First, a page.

At Green Meadows Farm, we grow a large variety of certified organic vegetables. Approximately 10 acres are under cultivation in vegetables and an additional three acres in blueberries, raspberries and strawberries. Our goal is to provide vegetables grown on the farm (either in the fields or in the greenhouses) for as much as the year as we are able.
The first crops we harvest from the fields are fall-sown spinach, early seeded arugula and other leafy greens and scallions. As the warm weather and sunlight increase, the daily harvest increases dramatically. By late fall, the fields are mostly growing a winter cover crop. Some crops, like brussel sprouts, leeks, broccoli, carrots, and dark leafy greens are harvested until around Christmas. As the temperatures stay below freezing, chard, lettuce and arugula are harvested from the greenhouses.
Growing nutritious vegetables and fruits requires sufficient fertility. Plants under fertility stress tend to attract more pests and disease. Our goal as growers is to provide the vegetables and fruits with all the macro and micro nutrients they need to produce. The heart of our fertility program is rich compost. Well before the start of the growing season, compost is spread generously on the vegetable fields. Up to 20 tons per acre is provided to ensure the organic matter in the soil is high. As the plants mature, frequent applications of fish emulsion delivered through a boom sprayer ensures the plants have all the fertility they need. So as not to waste all the fertility added during the year, once the crops have been harvested, a dense planting of cover crop is planted. This cover crop will prevent leaching to occur and keep the left over fertility in the upper layers of the soil profile.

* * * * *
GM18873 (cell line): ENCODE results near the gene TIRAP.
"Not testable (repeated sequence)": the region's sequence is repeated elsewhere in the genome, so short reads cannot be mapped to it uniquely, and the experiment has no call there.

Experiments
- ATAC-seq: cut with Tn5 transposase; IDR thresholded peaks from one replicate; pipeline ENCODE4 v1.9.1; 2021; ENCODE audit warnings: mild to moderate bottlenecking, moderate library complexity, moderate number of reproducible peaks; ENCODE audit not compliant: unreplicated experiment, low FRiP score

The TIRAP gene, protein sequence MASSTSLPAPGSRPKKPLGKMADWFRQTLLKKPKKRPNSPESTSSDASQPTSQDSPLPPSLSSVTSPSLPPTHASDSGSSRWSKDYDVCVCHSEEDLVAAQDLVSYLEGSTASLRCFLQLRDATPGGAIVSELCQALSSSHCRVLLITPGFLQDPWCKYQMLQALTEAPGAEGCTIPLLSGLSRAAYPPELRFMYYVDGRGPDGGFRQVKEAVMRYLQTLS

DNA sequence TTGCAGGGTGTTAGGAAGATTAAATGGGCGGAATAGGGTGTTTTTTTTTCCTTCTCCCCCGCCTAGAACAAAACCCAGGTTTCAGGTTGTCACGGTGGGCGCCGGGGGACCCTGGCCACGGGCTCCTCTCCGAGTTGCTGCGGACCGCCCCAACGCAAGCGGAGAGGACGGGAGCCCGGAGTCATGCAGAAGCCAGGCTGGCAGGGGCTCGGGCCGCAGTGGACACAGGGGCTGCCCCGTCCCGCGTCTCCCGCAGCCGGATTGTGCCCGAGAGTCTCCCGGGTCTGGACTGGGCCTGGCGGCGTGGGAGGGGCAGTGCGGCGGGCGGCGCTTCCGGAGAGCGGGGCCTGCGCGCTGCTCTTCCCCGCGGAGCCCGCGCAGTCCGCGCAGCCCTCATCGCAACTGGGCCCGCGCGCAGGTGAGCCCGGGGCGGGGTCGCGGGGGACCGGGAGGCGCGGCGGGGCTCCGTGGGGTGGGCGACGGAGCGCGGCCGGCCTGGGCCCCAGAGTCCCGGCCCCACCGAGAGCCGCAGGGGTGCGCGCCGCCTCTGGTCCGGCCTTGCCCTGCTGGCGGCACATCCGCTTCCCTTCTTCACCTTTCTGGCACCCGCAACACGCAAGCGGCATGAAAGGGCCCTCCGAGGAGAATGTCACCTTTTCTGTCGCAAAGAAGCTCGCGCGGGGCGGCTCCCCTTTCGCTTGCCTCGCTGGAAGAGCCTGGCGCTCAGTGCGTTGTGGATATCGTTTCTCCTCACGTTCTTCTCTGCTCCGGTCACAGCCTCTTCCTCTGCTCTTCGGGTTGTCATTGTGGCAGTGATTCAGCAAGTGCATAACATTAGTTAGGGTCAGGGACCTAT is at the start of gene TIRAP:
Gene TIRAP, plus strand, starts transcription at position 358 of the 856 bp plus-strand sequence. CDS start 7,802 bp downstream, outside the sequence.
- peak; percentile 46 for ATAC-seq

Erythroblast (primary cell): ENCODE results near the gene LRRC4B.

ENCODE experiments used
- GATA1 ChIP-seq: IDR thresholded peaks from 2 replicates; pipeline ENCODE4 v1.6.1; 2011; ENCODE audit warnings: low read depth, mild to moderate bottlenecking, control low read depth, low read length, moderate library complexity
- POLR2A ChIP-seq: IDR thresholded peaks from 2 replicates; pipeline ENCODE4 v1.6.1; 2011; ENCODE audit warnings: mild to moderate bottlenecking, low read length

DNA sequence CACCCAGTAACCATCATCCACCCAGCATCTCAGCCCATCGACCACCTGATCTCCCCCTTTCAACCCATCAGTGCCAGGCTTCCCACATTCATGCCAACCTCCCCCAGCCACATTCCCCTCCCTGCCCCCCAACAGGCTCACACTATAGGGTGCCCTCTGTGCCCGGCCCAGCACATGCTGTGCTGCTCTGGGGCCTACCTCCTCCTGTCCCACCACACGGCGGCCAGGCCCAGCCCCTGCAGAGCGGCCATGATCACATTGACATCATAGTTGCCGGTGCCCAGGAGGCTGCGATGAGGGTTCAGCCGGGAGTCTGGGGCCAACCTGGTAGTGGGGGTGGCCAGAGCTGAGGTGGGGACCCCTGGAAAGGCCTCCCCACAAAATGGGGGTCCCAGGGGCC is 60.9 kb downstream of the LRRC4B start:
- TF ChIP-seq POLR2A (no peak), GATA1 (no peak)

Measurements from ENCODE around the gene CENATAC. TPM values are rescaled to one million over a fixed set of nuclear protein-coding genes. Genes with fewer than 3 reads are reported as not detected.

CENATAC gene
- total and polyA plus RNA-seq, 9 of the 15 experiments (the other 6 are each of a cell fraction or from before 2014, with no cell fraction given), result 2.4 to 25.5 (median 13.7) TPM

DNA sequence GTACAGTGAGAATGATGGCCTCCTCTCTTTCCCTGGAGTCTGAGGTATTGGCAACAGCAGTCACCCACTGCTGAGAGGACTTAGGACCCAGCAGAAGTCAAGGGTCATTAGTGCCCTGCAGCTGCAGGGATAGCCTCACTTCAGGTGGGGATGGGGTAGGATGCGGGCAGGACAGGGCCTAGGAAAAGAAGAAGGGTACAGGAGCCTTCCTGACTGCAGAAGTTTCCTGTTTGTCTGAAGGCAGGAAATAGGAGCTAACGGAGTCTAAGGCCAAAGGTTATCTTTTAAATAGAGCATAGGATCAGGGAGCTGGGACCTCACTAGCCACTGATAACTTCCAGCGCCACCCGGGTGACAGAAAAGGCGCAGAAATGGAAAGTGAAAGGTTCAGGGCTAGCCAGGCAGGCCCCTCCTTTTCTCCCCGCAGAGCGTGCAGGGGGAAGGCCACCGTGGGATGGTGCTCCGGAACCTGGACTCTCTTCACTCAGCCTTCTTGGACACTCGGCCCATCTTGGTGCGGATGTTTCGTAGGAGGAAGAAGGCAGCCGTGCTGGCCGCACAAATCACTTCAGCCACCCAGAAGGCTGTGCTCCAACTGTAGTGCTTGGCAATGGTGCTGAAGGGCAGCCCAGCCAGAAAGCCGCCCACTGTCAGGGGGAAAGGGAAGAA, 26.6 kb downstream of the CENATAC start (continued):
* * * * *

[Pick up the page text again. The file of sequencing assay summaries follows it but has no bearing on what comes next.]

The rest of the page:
Vegetables takes a lot out of the soil. Allowing the fields to rest, or lay fallow, provides the soil time to rebuild all the microorganism populations that are depleted when plowing, tilling and harvesting. A one year fallow period has been proven throughout history to be necessary for continued production. A major land improvement project ongoing at the farm is opening up 12 acres of forest to more vegetable fields. By opening up more land, fields that have been intensively cropped will be given a much needed rest. Although some fields are laying fallow, they are still being extremely productive. The fallow fields are seeded with a forage crop. Sheep, chickens and pigs are rotated onto the fallow land to add manure.